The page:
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Mark Serreze Says Hempleman-Adams Can Sail Through 3-Meter Ice!

September 13, 2016

By Paul Homewood 




It is one thing when Joe Romm peddles his lies, but another thing entirely when Mark Serreze gets involved.

Serreze, for those who don’t know, is Director of the NSDIC. In recent years, however, he has been an activist as much as a scientist.

In the above article for Mashable, he actually starts with an honest statement:


In an interview with Mashable, Serreze said sea ice coverage across the different regions of the Arctic has fallen dramatically in association with a series of unusually powerful summertime Arctic storms during August.

These large storms helped force the ice to move around in a cyclonic, counterclockwise motion and break up, making individual pieces of ice more vulnerable to melting by coming into contact with milder than average ocean temperatures.


But then he embarks with his dishonest propaganda:



Right now, a few hundred miles northwest of the tiny community of Tuktoyaktuk in Canada’s Northwest Territories, a sailboat called the Northabout is fighting harsh winds and rough waters in the open Beaufort Sea.

The ship has sailed more than 5,000 miles since leaving Bristol, England, on June 19, but still has a long ways to go.

"This little Irish boat should be given the Freedom of Westport," wrote David Hempleman-Adams, the expedition’s leader, in a ship’s log on Wednesday.

"It has travelled through the Irish Sea, North Sea, Norwegian Sea, Barents Sea, Kara Sea, Laptev Sea, East Siberian Sea, Chukchi Sea and now the Beaufort sea. Each sea has had its quirks. Laptev the hardest with the ice, and then closed behind us," Hempleman-Adams wrote.

The vessel, part of a project called the Polar Ocean Challenge, is closing in on the crew’s goal of circumnavigating the Arctic to call attention to sea ice loss and climate change.

All that remains is a successful traversing of the Northwest Passage.

While that would have been a perilous and inhospitable task for voyagers in previous centuries all the way to the start of the melt season in 2007, we are now living in an era where the Passage is routinely navigable in late summer.

In keeping with this, satellite images show that routes through the Passage are now relatively ice-free.

In fact, if they want to, the Hempleman-Adams and the rest of the ship’s crew could actually sail nearly all the way to the North Pole, since sea ice cover is largely absent to about 86 degrees north, according to Mark Serreze, director of the National Snow and Ice Data Center (NSIDC) in Boulder, Colorado.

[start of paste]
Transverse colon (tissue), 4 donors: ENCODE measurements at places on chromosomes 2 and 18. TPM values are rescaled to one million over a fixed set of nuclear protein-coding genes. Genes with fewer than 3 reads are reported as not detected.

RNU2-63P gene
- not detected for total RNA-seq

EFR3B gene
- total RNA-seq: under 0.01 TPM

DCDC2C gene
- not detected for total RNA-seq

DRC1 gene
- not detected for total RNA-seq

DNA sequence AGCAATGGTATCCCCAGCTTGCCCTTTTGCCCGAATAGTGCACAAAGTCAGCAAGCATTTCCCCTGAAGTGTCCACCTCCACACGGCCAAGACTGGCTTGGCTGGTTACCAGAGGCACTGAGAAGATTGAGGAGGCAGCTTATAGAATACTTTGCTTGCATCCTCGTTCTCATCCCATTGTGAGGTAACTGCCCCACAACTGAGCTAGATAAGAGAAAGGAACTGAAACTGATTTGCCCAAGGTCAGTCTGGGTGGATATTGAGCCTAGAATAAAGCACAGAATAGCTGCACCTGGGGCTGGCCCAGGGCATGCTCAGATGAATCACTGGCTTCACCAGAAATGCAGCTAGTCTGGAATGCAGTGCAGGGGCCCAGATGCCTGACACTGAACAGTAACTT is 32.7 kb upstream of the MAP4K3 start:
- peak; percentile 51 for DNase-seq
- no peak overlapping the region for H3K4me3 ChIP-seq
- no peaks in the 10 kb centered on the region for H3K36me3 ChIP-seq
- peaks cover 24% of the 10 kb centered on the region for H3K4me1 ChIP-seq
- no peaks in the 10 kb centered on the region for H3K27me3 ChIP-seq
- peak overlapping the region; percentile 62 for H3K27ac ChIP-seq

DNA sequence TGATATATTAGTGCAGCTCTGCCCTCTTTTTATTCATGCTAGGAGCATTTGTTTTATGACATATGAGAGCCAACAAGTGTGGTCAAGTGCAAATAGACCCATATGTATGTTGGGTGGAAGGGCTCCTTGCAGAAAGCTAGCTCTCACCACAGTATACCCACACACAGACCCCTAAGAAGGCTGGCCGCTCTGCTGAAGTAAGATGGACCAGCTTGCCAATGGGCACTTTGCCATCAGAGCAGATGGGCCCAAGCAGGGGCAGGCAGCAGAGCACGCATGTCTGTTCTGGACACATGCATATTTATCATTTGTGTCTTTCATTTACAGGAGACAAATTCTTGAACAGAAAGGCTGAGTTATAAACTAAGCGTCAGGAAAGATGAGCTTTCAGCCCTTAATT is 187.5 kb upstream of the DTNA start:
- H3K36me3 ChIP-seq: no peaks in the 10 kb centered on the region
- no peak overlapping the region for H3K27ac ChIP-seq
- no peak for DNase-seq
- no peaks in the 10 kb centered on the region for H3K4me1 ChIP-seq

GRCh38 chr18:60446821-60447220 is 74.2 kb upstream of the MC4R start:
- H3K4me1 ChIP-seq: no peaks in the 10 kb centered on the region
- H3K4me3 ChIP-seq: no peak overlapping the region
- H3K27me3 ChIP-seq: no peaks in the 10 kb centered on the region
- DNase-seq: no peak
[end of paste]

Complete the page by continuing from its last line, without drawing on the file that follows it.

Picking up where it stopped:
In fact, he must know that last statement simply is not true.

For the Northabout to sail to the North Pole, it would have to cross hundreds of miles of two and even three meter thick ice.




Far from sailing across the Pole, the Northabout has been clinging close to the coast ever since arriving at Murmansk.

They knew full well that, if they ventured far from shore, they would risk being engulfed in ice.





Contrary to Serreze’s claims, there is nothing unusual about what the expedition has done, as boats have made similar voyages many times in the past, albeit not the whole way round at once, (probably because nobody wanted to!) Many of these voyages took place without the benefits that the Northabout had, such as GPS, satellite radio etc.

Indeed, the only surprising thing about the expedition was that they were stuck for so long in the Laptev Sea, trapped by sea ice.


If anybody doubts what I have said, just take a look at yesterday’s ship’s log:



Well, slowly up Prince Regent Sound, we came to our ice as forecast but it had nearly sealed off the strait, if we didn’t get through, then it would be a long slog back to Cambridge Bay to overwinter,

The ice has changed rapidly in the last few days, thickening and closing the route also to Resolute Bay, winter is on its way.

We plodded for an hour up the front of 5/10ths ice, too thick for us to go through but we could see clear waters the other side.

Mrs Irish came on watch, Holy Water in her pocket, and after 15 mins, she saw a possibility of squeezing through to the other side, and that’s exactly what she did, squeezed Northabout through to the other side,

Someone once said to Arnold Palmer after he won another Golfing competition how lucky he was, he said its’s amazing, the harder I practise the luckier I get. Well Mrs Irish had plenty of practise on the entire route of the Laptev sea, so she deserved a bit of luck.

The North West Passage is ours, just another day to go. The midnight toast tonight is Mrs Irish. We would still be going around in circles trying to find a way through if it wasn’t for her